When the changes to the CrossFit Games season were announced in August 2018, teens and masters athletes were left wondering whether age group divisions would return. Once the official 2018-2019 CrossFit Games season rulebook was released in January it revealed that the age group divisions would remain mostly intact but with a two key changes.

2019 Open By the Numbers:

  • 172,388 teen and masters athletes registered the Open.
  • 65,042 teen and masters athletes completed all five WODs RX.

The first change: An athlete’s overall Open placement will no longer contribute to an athlete’s overall score in the Age Group Online Qualifier (AGOQ).

  • Context: Take a look at the 2018 AGOQ leaderboard for Male 35-39. You’ll notice the first scored event of five is an athletes’ Open Finish. At the top of the list, Kyle Kasperbauer finished 7th in the Open and so received 7 points. That accounts for 20% of his overall score.
  • Going forward, all 200 athletes who qualify for the AGOQ start from zero. If an athlete wins their divisions in the Open they don’t start with a leg up. Starting in 2014, Open placement accounted for 20% of an athletes overall AGOQ score which is pretty significant.
  • Scoring an athletes’ Open placement essentially eliminated 75% of the age group field from earning a qualifying position to the CrossFit Games. There are a handful of exceptions but very few.
  • Similar to Regionals, the AGOQ workouts are heavier and more skilled. It’s designed to be a more advanced test to see who’s ready for the big show. Removing the Open score will allow athletes who are stronger and more skilled a chance to prove their fitness on a more even playing field.

The second change: All age group divisions have been reduced from 20 spots to 10.

Taking a look back at some of the previous years, this change has the potential to have some significant changes in the outcome for masters divisions, less so for Teens.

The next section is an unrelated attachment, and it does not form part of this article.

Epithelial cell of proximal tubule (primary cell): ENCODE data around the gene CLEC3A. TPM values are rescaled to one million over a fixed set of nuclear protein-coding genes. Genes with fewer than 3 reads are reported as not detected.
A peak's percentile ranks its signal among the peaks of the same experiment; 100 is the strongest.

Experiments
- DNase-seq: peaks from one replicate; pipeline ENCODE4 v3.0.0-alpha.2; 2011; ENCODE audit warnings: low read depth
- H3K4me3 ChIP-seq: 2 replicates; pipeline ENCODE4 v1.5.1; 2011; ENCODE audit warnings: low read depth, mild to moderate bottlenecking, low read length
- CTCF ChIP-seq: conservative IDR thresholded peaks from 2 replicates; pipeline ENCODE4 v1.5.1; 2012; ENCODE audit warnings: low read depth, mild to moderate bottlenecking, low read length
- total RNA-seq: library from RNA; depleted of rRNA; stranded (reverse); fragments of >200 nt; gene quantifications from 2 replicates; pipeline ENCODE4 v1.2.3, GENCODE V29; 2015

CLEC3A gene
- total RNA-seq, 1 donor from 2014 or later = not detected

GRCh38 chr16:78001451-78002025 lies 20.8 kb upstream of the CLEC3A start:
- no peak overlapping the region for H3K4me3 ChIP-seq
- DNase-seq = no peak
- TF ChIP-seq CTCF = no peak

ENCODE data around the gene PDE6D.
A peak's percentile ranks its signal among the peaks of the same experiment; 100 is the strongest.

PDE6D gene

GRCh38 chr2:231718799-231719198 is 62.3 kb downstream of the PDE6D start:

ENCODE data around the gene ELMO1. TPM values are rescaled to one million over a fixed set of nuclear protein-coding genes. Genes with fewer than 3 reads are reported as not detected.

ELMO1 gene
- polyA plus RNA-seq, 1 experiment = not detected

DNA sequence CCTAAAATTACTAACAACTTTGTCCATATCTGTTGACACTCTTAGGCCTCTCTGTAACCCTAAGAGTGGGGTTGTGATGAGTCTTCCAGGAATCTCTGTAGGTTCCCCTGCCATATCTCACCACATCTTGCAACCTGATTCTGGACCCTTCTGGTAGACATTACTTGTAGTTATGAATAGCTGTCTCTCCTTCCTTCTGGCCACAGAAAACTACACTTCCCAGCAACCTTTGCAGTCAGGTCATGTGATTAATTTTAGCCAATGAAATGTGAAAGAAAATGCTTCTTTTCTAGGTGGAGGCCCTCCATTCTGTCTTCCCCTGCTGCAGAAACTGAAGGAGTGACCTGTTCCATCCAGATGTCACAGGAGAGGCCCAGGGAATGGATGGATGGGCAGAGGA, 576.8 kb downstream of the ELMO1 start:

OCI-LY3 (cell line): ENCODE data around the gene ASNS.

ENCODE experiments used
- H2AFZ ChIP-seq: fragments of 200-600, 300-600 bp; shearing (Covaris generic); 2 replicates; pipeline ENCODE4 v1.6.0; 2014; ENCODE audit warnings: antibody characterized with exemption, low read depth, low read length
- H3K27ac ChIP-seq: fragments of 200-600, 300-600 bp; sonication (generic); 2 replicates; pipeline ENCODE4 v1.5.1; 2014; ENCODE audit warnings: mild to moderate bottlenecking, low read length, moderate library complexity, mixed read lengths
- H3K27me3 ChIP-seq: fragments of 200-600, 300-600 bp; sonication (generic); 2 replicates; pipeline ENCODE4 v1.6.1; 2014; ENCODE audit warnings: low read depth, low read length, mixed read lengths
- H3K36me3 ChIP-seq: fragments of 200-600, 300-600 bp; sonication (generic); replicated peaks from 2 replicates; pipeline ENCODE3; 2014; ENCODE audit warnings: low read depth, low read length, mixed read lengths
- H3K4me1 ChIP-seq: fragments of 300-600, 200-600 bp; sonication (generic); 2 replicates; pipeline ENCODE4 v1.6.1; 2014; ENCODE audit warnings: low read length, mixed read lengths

• 42 masters from the 11th to 20th AGOQ places (and 11th to 20th Open places from 2011-2013 before the AGOQ, 2010 had a global qualifier at each Regional) have podiumed at the Games. That’s 17.1% of all masters podium athletes.
  • A total of 7 athletes actually won their division who placed between 11th and 20th in the AGOQ.
  • Only three Teenagers (12.5%) have been 11th place or higher in the AGOQ and then went on to podium at the Games. None of them won their division.

Masters Teens
FINISH 2018 2017 2016 2015 2014 2013 2012 2011 2010 TOTAL 2018 2017
TOTAL
1st 1 0 1 3 0 0 2 0 0 7 0 0 0
2nd 1 2 1 1 1 1 2 1 0 10 1 1 2
3rd 5 3 1 4 4 5 2 1 0 25 1 0 1
Podium 7 5 3 8 5 6 6 2 0 42 2 1 3

The Bottom Line: Quite a few masters athletes from places 11 – 20 have gone on to stand on the podium at the Games. By removing an athlete’s Open score from the AGOQ it has the potential to balance this out a little more. It alleviates the pressure on masters to peak for the Open then maintain that peak level for the next two months. As one multi-year masters athlete shared with us, it’s usually the healthiest and the fittest athletes who stand on the podium at the Games.

The Age Group Online Qualifier kicks off May 2 – 6, 2019.


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